At lower speeds the electro-mechanical steering can sometimes feel over-assisted; the apparent lightness is aimed at aiding manoeuvrability around town. Where it really shines is out on the open road, where it weights up progressively and proves impressively direct as you tip in to tightening corners.

A good part of the precision within the steering can be traced to the adoption of an optional electronic differential for the first time, for Volkswagen has done an excellent job of quelling torque steer without resorting to a mechanical limited-slip diff.

There’s sufficient performance, a heightened level of handling and accompanying composure to ensure that the Golf GTI punches well above its price tag.

Should I buy one?

It would be hard to argue against it. While still possessing the ingrained sporting character that made its predecessor so memorable, the new VW Golf GTI displays small but important improvements in its overall dynamic repertoire. Detailed as they may be, they help make it even more compelling to drive while introducing a further degree of refinement.

Join the debate

Comments
38

23 March 2009

It was always going to be good, but is it better than its closest rival - the Scirocco?

23 March 2009

This is probably 'the' car one could ever want. It is not expensive, its fun, fast, sounds like a sports car and yet is refined, quite economical, very practical (especially as a 5-door), pleasant to look at and a pleasure to sit in. What else could one want?

23 March 2009

[quote Orangewheels]

It was always going to be good, but is it better than its closest rival - the Scirocco?

[/quote]

That will depend on if you need a five door, or like me you think the back of the Scirroco looks like a mid 90's Mitsubishi Colt. Golf every time for me.

23 March 2009

[quote Orangewheels]It was always going to be good, but is it better than its closest rival - the Scirocco?[/quote] It's better in one respect - stealth. The Scirocco says 'trying too hard' to me, but that is purely a matter of personal taste. It's a pretty tough choice unless you need 5 doors.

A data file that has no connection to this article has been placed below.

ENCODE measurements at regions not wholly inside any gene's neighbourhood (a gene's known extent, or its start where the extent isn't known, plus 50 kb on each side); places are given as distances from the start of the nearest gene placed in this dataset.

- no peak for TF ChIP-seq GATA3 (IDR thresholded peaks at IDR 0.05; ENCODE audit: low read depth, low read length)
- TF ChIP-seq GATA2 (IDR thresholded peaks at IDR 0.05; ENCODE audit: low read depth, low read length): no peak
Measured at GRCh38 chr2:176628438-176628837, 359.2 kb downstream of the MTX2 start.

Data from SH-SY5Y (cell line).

23 March 2009

errr.... Think you'll need to adjust the price a little - £18599 !! this has just become the bargain of the last 10 years.

I believe you'll need to add vat and on the road charges to this price.

£22-23k is a bit nearer mark. VW will want to address the pound/euro change since the mk5 Gti model, making it more expensive than the outgoing model. Like they have done with the rest of the mk6 range.

23 March 2009

Price as tested £18,599

Erm, where did you get those figures from?

Golf GTI model line-up and prices

3dr 6-spd manual: £22,410.00

5dr 6-spd manual: £22,995.00

3dr 6-spd DSG: £23,715.00

5dr 6-spd DSG: £24,300.00

To my mind this really shows up the Golf for being overpriced to the extreme. Its £2500 more than the virtually identical (and more expensive to build) Mk5 was at its launch.

This model really doesnt seem worth the bother to me. Far too similar to the last one. It even has the same seats and alloy wheels for gods sake! Unless you really have to have the latest model, save yourself £10,000 and get a 2yr old used car.

23 March 2009

The original govner hot hatch and, imo, still the best all rounder. Delivers on all important areas and knocks the spots off all other pretenders with superior quality and refinement, Love it.

23 March 2009

Frankly, I think it looks awful. The old GTi had far more presence. I'm sure it's a great all-round car, but to me it just looks like a standard Golf with oversized wheels.

Still, 170g/km is very impressive considering my 2001 100bhp 1.6 Focus is rated at 165g/km.

23 March 2009

[quote LateKnight] VW will want to address the pound/euro change since the mk5 Gti model, making it more expensive than the outgoing model.[/quote]

too right. Euro/pound prices are converging. GTI prices start at €23,395 in Germany before VAT and on the road charges and £18,861 in UK - an implied exchange rate of £1:€1.19, whereas the old Golf V was exchanging at around £1:€1.35.

23 March 2009

[quote Lee23404]the Scirroco looks like a mid 90's Mitsubishi Colt. Golf every time for me.[/quote]

It definitely does look like a mid 90's colt and the front of the scirocco is not what you could call beautiful but as a current mk5 golf owner, I think the mk6 is actually worse looking than the mk5 and just for a sense of difference, I would go, in fact will go, for the scirocco.